Constant I/O | Collaborative AR Game | Week 7
Sunday, March 24th 2019, 5:10:07 pm
(Written by Omar Delarosa and Grant Ng)
Birth of our conecept
After our interview with each other we quickly realized that we both have a shared affinity for fighting games. Omar is a big fan of old school super nintendo games and Grant is a big fan of street fighter. We both have a background in development with Unity. Omar is just getting into Unity, although he has an extensive background in CS. Grant has more of a design background but has a lot of experience developing in Unity.
Our first set of of steps was to decide what we want to create. Since we both liked fighting games and we both have experience with Unity, we figured that we could do something novel with Unity. Omar was interested in using AR and VR from his previous classes. Grant has VR and AR experience as well working at Pratt and from previous projects at the school.
We decided that we should create an AR fighting game that incorporates multiplayers to fight with one antoher. We initially thought that a flat 2D sprite would be a cool idea so project. Like having a flat image of Ryu appear on the table or any flat surface and the player can make him shoot a fireball. Omar also wanted to incorporate his program that generates a random texture map everytime the scene loads. Omar also wanted to go into using websockets which will create a host server that we both can connect to through Unity.
We created a simple version of just using simple shapes to represent the fighter and the fire ball. The randomized tree placement was working, but no models for trees were added just yet. We wanted to focus on getting the controls set up and getting the random texture map to work. We spent about two days to set this up and came up with this first iteration:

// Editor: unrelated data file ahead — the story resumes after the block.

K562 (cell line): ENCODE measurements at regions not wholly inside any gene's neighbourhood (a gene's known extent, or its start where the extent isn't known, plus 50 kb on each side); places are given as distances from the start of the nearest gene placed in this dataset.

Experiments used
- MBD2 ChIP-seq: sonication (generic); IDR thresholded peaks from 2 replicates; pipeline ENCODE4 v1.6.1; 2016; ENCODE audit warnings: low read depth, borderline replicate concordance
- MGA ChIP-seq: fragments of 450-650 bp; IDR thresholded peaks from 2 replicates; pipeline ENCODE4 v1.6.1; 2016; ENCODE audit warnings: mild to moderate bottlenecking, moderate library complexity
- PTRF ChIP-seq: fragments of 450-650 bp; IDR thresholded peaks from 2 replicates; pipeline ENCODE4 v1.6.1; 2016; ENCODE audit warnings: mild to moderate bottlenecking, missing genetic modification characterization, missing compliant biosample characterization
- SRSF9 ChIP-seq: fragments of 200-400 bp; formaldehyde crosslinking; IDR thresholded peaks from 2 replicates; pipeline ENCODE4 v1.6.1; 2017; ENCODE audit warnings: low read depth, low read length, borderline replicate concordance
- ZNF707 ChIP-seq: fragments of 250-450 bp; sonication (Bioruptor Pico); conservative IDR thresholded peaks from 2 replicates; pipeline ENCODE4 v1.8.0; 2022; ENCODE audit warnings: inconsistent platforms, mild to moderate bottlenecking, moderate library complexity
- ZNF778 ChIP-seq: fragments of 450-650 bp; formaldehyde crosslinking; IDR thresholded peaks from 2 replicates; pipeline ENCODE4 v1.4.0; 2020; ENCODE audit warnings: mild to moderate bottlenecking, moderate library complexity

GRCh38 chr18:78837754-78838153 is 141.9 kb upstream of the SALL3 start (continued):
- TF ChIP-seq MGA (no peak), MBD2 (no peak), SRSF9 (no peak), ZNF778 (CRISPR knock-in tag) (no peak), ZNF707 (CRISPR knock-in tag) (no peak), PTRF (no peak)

After our first build we decided to narrow our scope and just focus on the essentials for animations and interactivity. Grant had imported a simple 3D model with three animation: A running animation, fire ball animation and idle animation. All the animations were created in mixamo and tweaked a bit in Maya with the skeletons. Omar found that WebSockets are not accessible directly from Unity, so multiplayer was not as straightforward as expected and dropped. However, the tree models were added and AR plane detection integrated into our previous iteration.
The final result ended up with the following:
- AR ground plane detection using Vuforia’s API
- mixamo 3D model with animations
- Procedurally generated trees
- The ability for the player to navigate the environment
- Touch Controls
Written by Omar Delarosa who lives in Brooklyn and builds things using computers.